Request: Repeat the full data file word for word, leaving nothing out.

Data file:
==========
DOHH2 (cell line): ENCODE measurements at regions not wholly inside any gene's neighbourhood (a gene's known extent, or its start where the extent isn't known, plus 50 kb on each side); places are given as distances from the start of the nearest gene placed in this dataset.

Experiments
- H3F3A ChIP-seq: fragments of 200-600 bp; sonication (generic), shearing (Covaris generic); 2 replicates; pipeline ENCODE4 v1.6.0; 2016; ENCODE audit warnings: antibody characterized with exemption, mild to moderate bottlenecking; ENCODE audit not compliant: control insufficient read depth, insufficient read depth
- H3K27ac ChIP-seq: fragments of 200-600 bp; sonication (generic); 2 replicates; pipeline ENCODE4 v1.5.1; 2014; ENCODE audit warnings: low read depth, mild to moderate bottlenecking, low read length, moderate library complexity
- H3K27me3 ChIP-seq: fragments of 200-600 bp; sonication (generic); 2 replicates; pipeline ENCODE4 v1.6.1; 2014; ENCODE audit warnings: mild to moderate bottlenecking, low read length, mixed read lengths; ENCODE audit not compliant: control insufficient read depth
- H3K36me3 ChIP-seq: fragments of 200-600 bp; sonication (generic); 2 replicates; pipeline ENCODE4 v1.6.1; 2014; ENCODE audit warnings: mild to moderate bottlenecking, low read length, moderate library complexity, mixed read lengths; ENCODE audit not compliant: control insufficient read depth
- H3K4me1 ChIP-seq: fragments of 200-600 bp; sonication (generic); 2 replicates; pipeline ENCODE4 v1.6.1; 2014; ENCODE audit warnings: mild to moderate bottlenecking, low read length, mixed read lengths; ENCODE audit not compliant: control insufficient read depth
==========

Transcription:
DOHH2 (cell line): ENCODE measurements at regions not wholly inside any gene's neighbourhood (a gene's known extent, or its start where the extent isn't known, plus 50 kb on each side); places are given as distances from the start of the nearest gene placed in this dataset.

Experiments
- H3F3A ChIP-seq: fragments of 200-600 bp; sonication (generic), shearing (Covaris generic); 2 replicates; pipeline ENCODE4 v1.6.0; 2016; ENCODE audit warnings: antibody characterized with exemption, mild to moderate bottlenecking; ENCODE audit not compliant: control insufficient read depth, insufficient read depth
- H3K27ac ChIP-seq: fragments of 200-600 bp; sonication (generic); 2 replicates; pipeline ENCODE4 v1.5.1; 2014; ENCODE audit warnings: low read depth, mild to moderate bottlenecking, low read length, moderate library complexity
- H3K27me3 ChIP-seq: fragments of 200-600 bp; sonication (generic); 2 replicates; pipeline ENCODE4 v1.6.1; 2014; ENCODE audit warnings: mild to moderate bottlenecking, low read length, mixed read lengths; ENCODE audit not compliant: control insufficient read depth
- H3K36me3 ChIP-seq: fragments of 200-600 bp; sonication (generic); 2 replicates; pipeline ENCODE4 v1.6.1; 2014; ENCODE audit warnings: mild to moderate bottlenecking, low read length, moderate library complexity, mixed read lengths; ENCODE audit not compliant: control insufficient read depth
- H3K4me1 ChIP-seq: fragments of 200-600 bp; sonication (generic); 2 replicates; pipeline ENCODE4 v1.6.1; 2014; ENCODE audit warnings: mild to moderate bottlenecking, low read length, mixed read lengths; ENCODE audit not compliant: control insufficient read depth